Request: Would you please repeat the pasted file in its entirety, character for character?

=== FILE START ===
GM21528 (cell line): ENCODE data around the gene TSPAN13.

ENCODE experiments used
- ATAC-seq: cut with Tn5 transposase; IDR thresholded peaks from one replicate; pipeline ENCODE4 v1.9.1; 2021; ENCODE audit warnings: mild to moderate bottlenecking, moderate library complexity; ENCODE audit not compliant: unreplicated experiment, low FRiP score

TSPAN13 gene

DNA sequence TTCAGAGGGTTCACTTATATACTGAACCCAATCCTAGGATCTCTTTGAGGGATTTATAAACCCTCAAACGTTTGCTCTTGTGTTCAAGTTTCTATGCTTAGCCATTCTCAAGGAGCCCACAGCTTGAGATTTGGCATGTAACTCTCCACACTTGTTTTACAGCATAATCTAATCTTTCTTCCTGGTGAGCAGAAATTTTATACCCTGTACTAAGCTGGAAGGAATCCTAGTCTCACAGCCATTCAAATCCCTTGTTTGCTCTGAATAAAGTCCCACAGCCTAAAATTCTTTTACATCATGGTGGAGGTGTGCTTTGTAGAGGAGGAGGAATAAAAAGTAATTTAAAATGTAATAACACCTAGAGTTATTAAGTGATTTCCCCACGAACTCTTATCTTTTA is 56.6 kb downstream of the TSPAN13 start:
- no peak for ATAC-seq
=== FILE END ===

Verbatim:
GM21528 (cell line): ENCODE data around the gene TSPAN13.

ENCODE experiments used
- ATAC-seq: cut with Tn5 transposase; IDR thresholded peaks from one replicate; pipeline ENCODE4 v1.9.1; 2021; ENCODE audit warnings: mild to moderate bottlenecking, moderate library complexity; ENCODE audit not compliant: unreplicated experiment, low FRiP score

TSPAN13 gene

DNA sequence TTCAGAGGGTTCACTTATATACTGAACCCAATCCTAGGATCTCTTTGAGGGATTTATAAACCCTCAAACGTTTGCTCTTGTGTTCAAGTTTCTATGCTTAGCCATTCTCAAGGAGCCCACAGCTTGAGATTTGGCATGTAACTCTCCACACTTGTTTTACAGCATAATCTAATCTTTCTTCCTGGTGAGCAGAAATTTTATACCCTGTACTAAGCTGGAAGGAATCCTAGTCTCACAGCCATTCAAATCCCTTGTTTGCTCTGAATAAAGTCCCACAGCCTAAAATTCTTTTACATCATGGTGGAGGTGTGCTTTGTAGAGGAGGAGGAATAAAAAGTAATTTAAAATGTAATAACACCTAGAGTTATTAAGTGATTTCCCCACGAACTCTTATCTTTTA is 56.6 kb downstream of the TSPAN13 start:
- no peak for ATAC-seq